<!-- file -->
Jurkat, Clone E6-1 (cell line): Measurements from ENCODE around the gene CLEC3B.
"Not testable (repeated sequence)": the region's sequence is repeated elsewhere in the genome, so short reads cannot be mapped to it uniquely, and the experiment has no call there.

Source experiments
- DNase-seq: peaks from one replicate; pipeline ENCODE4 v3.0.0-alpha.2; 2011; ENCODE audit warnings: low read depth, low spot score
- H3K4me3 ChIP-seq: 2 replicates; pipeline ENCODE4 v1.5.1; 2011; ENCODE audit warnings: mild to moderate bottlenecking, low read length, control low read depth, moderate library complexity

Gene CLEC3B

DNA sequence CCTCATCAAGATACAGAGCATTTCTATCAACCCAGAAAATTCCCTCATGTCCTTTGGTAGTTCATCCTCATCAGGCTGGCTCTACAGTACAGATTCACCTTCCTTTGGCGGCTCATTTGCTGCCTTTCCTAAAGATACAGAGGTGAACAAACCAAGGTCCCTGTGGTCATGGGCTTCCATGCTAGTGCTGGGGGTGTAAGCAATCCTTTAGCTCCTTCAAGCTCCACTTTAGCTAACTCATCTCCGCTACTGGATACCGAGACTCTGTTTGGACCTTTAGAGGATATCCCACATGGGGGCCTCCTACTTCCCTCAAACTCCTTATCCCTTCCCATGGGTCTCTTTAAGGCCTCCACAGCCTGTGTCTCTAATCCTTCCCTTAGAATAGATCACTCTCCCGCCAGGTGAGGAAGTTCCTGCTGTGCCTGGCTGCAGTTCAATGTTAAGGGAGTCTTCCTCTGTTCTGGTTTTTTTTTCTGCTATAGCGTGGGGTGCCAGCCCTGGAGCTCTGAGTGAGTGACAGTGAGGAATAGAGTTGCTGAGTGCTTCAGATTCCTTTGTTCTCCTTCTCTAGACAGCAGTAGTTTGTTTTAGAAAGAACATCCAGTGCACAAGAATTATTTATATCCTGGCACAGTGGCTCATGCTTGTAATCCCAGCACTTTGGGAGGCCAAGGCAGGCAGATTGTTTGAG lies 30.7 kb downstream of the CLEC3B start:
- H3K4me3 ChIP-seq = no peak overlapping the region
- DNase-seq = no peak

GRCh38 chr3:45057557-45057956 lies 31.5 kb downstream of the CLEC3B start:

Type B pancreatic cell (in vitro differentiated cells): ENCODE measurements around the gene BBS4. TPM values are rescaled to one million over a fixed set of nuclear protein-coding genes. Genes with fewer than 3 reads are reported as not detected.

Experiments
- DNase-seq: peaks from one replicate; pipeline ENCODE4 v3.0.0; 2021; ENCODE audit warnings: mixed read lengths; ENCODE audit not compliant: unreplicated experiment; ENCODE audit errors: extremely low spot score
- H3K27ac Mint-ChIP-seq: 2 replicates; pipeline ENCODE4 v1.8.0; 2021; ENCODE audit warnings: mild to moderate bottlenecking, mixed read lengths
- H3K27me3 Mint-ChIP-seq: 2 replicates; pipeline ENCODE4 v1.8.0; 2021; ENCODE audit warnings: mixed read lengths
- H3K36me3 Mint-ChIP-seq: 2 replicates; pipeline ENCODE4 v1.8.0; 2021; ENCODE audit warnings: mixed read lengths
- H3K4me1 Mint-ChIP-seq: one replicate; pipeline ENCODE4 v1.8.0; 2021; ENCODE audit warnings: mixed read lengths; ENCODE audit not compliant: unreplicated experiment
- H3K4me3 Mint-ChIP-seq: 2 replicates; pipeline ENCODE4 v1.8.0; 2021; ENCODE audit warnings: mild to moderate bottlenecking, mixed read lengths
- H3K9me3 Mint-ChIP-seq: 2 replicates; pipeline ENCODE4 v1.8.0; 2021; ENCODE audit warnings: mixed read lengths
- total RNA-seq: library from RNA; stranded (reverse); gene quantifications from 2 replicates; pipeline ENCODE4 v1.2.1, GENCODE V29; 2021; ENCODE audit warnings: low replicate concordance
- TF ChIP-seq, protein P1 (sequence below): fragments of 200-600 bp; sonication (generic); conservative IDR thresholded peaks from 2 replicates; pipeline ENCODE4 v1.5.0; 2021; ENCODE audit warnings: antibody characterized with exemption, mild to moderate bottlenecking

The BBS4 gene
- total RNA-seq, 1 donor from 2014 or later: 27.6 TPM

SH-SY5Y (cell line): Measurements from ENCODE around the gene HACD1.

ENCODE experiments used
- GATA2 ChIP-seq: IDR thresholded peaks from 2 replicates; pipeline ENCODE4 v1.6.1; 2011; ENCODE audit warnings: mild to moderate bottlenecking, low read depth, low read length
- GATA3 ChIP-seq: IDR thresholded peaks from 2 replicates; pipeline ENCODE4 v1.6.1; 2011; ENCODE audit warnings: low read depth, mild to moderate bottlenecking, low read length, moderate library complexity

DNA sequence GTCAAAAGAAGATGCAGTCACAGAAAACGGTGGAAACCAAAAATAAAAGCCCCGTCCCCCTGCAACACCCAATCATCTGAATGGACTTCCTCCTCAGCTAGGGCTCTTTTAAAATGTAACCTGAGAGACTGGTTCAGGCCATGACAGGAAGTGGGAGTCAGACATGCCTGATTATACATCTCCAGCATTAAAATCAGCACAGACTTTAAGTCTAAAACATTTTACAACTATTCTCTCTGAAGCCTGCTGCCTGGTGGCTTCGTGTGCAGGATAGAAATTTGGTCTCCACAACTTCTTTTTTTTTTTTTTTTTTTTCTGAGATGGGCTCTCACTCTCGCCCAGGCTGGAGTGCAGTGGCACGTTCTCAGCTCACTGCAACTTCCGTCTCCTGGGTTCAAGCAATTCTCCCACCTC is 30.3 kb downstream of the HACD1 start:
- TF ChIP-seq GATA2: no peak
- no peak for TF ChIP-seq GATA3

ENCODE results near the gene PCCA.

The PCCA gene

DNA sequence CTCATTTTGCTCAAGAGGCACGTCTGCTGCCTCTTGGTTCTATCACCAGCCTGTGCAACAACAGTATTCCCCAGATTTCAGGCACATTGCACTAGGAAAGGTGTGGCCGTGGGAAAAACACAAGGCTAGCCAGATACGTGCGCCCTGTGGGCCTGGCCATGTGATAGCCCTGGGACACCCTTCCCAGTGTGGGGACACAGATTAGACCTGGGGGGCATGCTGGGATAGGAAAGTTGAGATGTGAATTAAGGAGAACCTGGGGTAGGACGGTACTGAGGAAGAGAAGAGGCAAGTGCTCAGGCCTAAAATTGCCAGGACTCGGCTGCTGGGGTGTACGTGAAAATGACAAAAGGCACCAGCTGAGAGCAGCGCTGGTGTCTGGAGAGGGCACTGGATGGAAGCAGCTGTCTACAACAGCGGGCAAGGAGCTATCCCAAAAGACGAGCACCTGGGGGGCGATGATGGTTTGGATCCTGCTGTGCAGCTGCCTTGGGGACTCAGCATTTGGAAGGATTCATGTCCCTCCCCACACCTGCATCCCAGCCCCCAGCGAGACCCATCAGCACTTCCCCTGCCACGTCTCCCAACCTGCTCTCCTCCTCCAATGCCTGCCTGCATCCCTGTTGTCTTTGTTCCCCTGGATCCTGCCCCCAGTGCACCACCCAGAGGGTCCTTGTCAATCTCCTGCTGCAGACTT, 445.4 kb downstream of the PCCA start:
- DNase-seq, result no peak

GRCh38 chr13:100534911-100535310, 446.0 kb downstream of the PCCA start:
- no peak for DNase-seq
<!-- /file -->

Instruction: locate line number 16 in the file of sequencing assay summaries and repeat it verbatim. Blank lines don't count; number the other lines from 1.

- H3K36me3 Mint-ChIP-seq: 2 replicates; pipeline ENCODE4 v1.8.0; 2021; ENCODE audit warnings: mixed read lengths